The usability & user experience disciplines are probably the best example of why ‘fail fast’ is a bad idea. If you’ve taken the time to train your users in how to use an application, you can’t then throw it all out the window and start again. Designers will, rightfully, spend as long as it takes to get the interface as perfect as possible.
With ‘agile’ interaction design, there is still a need for an initial design step, to identify the personas and goals that are important to the success of the project. By identifying the basic needs of the users (the traditional requirements gathering step), the first design efforts can have a high certainty of ‘getting it right’, and allow the developers to get started, building the core functionality.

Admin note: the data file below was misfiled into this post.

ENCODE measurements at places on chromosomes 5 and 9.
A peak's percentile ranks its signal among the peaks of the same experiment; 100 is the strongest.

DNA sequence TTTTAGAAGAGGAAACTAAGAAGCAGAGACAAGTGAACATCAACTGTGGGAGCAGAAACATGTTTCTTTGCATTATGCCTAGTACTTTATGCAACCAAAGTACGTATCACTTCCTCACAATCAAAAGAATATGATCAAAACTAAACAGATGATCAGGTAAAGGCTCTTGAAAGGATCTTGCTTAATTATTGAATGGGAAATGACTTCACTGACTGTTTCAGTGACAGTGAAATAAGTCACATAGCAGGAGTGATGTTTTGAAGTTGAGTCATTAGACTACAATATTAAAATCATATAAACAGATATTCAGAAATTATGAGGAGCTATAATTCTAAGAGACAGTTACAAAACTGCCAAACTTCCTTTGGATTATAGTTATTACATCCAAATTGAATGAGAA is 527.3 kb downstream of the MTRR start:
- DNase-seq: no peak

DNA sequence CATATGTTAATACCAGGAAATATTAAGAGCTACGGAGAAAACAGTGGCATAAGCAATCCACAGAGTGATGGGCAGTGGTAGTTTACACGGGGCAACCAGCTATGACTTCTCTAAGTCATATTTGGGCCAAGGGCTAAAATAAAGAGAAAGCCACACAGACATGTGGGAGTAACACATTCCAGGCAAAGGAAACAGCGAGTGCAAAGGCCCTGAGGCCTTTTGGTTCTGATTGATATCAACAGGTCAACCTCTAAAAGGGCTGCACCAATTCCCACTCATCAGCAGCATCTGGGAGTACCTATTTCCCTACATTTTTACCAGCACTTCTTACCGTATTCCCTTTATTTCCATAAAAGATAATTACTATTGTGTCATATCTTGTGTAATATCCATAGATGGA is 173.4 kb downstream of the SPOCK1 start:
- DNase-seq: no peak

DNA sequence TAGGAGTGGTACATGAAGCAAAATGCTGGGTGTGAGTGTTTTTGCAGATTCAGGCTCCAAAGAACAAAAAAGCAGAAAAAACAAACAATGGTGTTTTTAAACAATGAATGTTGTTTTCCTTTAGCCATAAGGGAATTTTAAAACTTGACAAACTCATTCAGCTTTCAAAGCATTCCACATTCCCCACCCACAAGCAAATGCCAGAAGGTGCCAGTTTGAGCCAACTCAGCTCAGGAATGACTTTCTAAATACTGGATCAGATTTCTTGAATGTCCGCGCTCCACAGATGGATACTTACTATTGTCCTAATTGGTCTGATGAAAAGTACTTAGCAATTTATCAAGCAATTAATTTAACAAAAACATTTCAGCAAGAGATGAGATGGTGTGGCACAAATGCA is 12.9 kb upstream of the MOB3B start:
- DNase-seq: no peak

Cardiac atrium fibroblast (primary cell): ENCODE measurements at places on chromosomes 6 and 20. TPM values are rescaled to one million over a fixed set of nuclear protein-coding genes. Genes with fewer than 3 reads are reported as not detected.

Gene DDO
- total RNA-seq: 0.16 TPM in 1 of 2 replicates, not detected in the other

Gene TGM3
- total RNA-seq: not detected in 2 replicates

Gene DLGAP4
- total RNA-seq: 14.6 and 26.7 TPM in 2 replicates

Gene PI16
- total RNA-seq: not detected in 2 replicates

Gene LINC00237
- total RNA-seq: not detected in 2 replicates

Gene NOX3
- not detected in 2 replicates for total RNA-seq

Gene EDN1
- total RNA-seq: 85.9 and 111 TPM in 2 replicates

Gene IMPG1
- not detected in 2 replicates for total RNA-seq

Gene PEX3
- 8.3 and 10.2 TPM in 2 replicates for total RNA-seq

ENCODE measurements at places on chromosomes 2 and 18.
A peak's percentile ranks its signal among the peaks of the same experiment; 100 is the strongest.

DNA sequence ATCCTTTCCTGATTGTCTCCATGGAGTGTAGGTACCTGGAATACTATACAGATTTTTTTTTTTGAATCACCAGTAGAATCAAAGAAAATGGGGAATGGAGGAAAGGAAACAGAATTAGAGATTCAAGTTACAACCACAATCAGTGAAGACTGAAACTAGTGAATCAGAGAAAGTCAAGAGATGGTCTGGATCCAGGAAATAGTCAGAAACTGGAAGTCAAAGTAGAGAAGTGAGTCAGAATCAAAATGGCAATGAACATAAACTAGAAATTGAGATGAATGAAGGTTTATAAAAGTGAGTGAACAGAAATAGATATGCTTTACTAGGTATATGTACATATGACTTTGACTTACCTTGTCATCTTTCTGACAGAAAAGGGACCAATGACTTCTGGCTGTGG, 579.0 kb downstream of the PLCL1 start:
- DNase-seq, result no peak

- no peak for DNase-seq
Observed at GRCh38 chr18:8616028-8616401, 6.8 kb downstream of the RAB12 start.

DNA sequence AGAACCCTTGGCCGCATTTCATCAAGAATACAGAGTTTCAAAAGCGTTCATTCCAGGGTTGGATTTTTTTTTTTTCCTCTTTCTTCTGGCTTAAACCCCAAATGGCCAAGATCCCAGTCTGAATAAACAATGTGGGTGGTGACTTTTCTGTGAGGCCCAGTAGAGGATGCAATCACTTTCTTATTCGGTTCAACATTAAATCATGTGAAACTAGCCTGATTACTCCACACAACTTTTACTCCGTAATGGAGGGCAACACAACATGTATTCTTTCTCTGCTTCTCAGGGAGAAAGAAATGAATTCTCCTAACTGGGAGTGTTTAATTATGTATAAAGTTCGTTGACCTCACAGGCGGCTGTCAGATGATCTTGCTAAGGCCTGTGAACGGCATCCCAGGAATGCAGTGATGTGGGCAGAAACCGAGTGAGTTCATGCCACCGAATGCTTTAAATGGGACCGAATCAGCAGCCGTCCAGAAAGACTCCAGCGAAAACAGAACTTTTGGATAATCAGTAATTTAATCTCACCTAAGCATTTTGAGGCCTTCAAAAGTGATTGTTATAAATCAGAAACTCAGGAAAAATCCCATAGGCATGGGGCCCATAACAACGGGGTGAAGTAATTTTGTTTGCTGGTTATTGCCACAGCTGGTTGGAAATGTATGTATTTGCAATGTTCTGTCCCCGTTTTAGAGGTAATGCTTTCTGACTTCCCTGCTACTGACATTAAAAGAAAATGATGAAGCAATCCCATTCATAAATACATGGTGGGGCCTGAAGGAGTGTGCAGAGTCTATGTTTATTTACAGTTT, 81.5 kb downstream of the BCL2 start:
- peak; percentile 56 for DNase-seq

From there, using both the business and user requirements, an iterative approach can deliver the project. Iterations will prevent the design and development efforts going off on a wild tangent, and the amount of re-work will be limited.
There’s a good article here which goes into far more detail about how agile interaction design can work.